By Lunardo Capriolo, Aethelmearc
Building a persona from the inside out means creating a space inside your own where you go beyond imagination into “pretendination.” Once you have created this space you can project it outward until it is large enough to contain those around you and bring them into your persona’s world with you. This series will explore techniques to create an inner persona that will make your outward portrayal more convincing and complete.
What’s in a Name?
Shakespeare wrote “What’s in a name? That which we call a rose, by any other name would smell as sweet…” But the fact is that names do matter, and the names we give things affect how we think about those things. In the SCA, we consciously or unconsciously differentiate between “Bob” and “Lord Roberto” and between “Syracuse” and “Delftwood.” Using the correct names helps take us out of the mundane world and into the world of The Dream.
You can take this farther by choosing names for objects and people that are those your persona would use. For example, if your persona is not a native speaker of the mundane language your group uses, you might try using some words in your inner vocalization that are in your persona’s language. Note that we are talking now about that narrative that everyone has in their own thoughts. Once you have developed the habit of thinking of a thing by a certain name, you will naturally also do so when speaking.
You do not have to be an expert in foreign languages to sprinkle your thoughts and speech with a few phrases. Thanks to the Internet’s many translation tools it is easy even for someone without a particular talent for languages to pick up a few key phrases. I recommend learning and practicing in your head a short list of just these phrases: Yes, no, please, thank you, excuse me, hello, goodbye, good luck, well done.
The last phrase is one I use whenever someone might use “vivat!” I would love to hear a court filled with cheers in all the languages of the kingdom’s personae. Imaging hearing “bravissima! benpo! osca! aferin!“ all blending together. (The languages are Italian, Venetian, Occitan, Turkish.)
Once you have the basic phrases, you can add words for objects you use all the time in the SCA. Find out how to say “sword” or “squire” or “loom.” Practice these phrases in private, using the pronunciation tools online or help from a native speaker, until they sound natural both silently and aloud. You may be surprised how much it helps you to be in persona able to smack your forehead and mutter “mon épée!” when you left your sword in camp.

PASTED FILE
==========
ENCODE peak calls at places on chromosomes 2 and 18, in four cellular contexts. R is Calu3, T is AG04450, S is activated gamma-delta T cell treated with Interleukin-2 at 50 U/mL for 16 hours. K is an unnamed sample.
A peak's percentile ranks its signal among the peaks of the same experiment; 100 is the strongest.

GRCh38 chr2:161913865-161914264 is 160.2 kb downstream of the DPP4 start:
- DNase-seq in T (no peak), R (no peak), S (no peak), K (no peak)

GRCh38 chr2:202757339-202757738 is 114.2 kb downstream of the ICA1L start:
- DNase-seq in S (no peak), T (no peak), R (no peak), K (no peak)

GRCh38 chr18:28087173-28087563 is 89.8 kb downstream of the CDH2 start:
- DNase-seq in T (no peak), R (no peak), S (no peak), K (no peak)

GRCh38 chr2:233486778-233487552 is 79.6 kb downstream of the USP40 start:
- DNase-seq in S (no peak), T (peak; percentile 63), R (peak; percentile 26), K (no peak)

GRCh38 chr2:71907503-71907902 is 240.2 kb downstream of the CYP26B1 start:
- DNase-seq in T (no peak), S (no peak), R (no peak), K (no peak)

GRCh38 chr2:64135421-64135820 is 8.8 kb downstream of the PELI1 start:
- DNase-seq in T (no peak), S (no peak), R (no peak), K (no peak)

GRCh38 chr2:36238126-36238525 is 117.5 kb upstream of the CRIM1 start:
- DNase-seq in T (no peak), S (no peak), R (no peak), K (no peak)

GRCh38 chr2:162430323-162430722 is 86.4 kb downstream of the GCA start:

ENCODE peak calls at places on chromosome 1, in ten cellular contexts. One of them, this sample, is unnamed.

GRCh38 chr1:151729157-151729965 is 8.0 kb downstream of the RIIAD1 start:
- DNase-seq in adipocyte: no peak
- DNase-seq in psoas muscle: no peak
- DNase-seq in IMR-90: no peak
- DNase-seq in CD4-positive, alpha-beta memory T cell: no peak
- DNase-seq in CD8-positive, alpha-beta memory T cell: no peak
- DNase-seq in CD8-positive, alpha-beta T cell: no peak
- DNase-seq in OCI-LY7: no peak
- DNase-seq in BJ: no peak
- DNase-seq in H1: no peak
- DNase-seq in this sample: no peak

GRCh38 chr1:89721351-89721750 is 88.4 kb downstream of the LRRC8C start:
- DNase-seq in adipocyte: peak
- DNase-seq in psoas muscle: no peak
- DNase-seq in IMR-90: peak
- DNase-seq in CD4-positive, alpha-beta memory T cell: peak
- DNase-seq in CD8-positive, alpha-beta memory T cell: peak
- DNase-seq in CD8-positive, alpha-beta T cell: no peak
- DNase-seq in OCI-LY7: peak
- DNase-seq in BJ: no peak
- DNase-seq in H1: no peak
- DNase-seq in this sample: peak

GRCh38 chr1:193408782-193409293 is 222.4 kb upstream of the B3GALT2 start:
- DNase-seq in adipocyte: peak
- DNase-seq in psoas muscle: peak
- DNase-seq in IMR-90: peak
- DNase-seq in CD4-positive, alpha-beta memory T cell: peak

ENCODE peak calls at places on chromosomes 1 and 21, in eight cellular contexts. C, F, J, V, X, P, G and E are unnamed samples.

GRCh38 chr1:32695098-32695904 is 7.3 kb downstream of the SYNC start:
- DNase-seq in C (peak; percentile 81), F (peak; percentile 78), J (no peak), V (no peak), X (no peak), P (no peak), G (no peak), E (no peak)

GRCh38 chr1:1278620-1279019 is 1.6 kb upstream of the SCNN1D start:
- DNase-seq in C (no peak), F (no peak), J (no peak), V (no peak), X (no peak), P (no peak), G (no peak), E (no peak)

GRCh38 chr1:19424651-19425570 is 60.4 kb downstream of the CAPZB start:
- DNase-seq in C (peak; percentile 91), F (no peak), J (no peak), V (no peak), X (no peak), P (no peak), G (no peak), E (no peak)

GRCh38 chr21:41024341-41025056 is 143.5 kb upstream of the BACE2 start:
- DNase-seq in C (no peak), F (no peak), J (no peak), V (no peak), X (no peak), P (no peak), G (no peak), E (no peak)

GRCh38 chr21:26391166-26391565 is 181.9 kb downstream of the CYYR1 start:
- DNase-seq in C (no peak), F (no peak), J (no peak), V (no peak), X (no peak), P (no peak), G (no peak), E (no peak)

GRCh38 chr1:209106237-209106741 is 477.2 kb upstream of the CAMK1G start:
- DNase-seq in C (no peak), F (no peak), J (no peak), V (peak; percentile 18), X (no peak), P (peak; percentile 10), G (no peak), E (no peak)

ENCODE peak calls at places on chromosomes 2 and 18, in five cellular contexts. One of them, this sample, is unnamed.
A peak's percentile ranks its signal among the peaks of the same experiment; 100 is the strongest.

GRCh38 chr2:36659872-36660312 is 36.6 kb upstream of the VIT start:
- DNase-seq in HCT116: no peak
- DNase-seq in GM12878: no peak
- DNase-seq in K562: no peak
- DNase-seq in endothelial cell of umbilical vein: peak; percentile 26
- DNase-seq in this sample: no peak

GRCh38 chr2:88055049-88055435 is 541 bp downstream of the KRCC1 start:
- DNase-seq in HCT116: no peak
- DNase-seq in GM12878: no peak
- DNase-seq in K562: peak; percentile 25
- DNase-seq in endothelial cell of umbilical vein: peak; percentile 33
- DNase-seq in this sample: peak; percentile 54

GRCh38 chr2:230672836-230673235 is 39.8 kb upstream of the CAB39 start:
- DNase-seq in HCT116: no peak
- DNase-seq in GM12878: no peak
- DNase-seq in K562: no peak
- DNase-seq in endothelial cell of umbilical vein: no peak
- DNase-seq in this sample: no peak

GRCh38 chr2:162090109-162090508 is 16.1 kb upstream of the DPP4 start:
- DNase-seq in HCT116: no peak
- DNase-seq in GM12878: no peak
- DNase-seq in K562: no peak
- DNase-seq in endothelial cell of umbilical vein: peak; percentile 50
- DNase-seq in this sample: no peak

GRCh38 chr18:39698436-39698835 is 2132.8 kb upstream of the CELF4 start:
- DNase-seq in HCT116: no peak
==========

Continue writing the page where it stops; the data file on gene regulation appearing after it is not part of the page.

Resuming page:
So far, we have ignored the elephant in the room—the large number of words that are specific to the society, words that were made up in order to describe objects that are not period, or jobs that are particular to our activities. These words can be clever, fun, and a celebration of our shared SCA culture, but they can also be a jarring to someone who is well on their way to pretending the year is 1066.
When we say “troll” for the gate-keeper, “feastcrat” for the head cook or “porta-castle” for a Porta-a-John™ we are telling ourselves and everyone else that we are at an SCA event, not in 1453 Constantinople. These words are fine when we are just chatting during set-up, or planning and reviewing an event, but you will build a bigger cushion of “pretendination” around your inner persona if you can substitute words like “toll-gate”, “mistress of the kitchen” or “privy pit.”
Even glaringly modern subjects can have their sharp corners rubbed down by a little creativity. One Pennsic merchant avoided the “We honor Lady Visa and Master Card” by posting a sign saying “letters of credit accepted.” Once simple change made a modern subject into a concept familiar to any Florentine banker or Templar knight.
With practice and some thought you can come up with names for most of the anachronisms that surround us at any event. Make a game of it at your next household meeting, and be sure to share your ideas with other groups. You may find it is fun to find another name for a rose…
In Part III we will answer the question “To See or Not to See?” How can you appreciate all of the ambiance of an event like Pennsic without also seeing the modern world?